Additionally, Wells’ dual role as Outreach Director for Heartland Community Health Center (HCHC) in Lawrence and as the sole Obamacare navigator for the City of Lawrence could represent a substantial conflict of interest.

The federal navigator program has taken great pains to avoid hiring navigators who are in a position to refer business to their place of employment, according to Katrina McGivern of the Kansas Association for the Medically Underserved in Topeka, KS, the primary care association of Kansas and a federal navigator grantee in the state.

“Certified navigators are required to help any consumer who requires assistance in the community,” McGivern told The Daily Caller, “whether they are a patient of the specific facility or not. Navigators are not allowed to refer consumers to any specific location to receive care. They are allowed to educate on options in their area.”

McGivern also told TheDC that all navigators must sign a “conflict of interest statement.”

Despite McGivern’s assurances, there remain plenty of reasons for concern. On the website for HCHC, there is a prominently featured advertisement on top for the new Obamacare exchanges, and the link to find out more information leads to a page for Wells, which includes her biography and contact information.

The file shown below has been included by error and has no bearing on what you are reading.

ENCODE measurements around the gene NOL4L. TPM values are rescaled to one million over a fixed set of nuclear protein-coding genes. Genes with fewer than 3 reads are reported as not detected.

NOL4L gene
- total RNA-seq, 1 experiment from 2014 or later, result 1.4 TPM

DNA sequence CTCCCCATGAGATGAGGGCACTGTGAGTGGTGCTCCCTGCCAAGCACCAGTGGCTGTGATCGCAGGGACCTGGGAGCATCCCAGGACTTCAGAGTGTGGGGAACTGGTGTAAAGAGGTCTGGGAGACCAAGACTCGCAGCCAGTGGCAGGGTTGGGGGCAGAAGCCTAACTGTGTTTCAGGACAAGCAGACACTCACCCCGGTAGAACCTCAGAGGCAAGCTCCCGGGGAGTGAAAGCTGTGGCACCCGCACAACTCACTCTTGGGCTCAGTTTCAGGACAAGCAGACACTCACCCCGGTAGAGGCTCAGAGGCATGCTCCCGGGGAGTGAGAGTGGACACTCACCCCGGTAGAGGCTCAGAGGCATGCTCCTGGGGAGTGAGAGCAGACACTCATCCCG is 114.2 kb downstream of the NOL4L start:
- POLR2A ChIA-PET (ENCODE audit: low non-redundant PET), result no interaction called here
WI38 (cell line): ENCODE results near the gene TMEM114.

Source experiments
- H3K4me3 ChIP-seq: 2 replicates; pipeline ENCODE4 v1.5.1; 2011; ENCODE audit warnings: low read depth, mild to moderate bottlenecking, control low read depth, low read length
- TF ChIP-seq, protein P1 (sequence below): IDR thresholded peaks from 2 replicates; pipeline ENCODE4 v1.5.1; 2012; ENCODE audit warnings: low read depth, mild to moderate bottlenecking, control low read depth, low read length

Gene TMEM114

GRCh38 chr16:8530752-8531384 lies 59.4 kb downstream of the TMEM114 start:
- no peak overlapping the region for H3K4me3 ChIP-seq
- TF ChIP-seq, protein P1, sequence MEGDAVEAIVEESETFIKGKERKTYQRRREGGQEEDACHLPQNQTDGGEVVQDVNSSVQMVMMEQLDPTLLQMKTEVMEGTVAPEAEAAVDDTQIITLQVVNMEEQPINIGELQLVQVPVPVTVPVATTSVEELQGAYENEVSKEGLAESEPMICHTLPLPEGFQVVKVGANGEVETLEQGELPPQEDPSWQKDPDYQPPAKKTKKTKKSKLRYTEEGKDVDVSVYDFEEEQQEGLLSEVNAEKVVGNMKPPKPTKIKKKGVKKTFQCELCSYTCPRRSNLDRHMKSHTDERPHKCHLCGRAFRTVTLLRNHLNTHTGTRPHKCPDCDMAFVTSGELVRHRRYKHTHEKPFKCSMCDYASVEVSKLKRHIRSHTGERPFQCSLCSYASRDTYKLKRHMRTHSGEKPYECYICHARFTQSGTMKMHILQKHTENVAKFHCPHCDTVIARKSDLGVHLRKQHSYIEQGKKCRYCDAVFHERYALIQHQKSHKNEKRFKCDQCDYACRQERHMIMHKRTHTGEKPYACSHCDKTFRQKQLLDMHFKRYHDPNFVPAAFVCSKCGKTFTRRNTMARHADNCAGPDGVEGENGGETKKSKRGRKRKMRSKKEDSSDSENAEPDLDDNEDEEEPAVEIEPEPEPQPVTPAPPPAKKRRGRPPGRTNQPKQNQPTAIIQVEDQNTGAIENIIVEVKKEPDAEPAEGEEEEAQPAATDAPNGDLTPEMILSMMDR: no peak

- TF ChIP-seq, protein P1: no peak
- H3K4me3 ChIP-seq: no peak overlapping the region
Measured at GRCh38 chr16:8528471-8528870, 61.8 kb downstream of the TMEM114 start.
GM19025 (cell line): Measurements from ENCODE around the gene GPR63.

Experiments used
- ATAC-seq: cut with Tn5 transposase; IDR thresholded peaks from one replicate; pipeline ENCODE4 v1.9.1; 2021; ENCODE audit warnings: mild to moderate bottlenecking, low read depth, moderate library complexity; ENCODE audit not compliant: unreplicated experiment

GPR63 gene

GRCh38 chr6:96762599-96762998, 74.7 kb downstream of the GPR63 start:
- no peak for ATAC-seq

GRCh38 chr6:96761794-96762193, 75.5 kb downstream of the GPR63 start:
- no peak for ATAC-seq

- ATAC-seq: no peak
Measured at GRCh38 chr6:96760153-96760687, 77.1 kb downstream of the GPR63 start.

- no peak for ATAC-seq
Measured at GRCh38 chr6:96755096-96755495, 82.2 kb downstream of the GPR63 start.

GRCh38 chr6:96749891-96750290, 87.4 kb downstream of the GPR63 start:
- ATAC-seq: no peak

All her navigator work is done out of her office in HCHC, and HCHC has been recognized by HHS as a “Federally Qualified Health Center,” which qualifies HCHC for enhanced Medicaid and Medicare reimbursement and at-cost drug pricing.

Furthermore, according to its 2012 annual report, HCHC is a 2012 grant recipient from HHS for $650,000 in so-called “Community Health Center” funding. Obamacare has provided $11 billion for the expansion of “community health centers.”

Health centers are community-based organizations which generally serve indigent populations with limited or no access to traditional health care. With Obamacare providing either free or reduced health insurance to much of this population, community health centers stand to benefit financially from Obamacare.

According to a June 2012 press release, the Department of Health and Human Services considers “community health center” expansion a key component for success in Obamacare.

Repeated emails and phone calls to Ms. Wells were left unreturned. An HCHC spokesperson declined to comment for this report.

Update: An earlier version of this article described Wells’ job title simply as “navigator.” In fact, her technical title is “outreach and enrollment assister,” a job with the same responsibilities as a navigator but a different titular designation within the bureaucracy.

Update 10/17: In a statement sent to The Daily Caller Thursday, HCHC wrote that “[a]llegations that Ms. Wells owes State income taxes appear completely unsubstantiated. The Kansas Department of Revenue has no record of tax delinquency for Ms. Wells.” However, a background check report produced by People Smart shows a state tax warrant for $1746 filed 11/15/2010 under Wells’ name.

An HCHC spokeswoman did not clarify the discrepancy or whether the debt had been resolved.

Additionally, the HCHC statement confirmed that “[a] bench warrant for an unpaid medical debt was on record but Ms. Wells, unaware of the warrant until just days ago, has worked with the courts to satisfy the warrant. This warrant is no longer active.”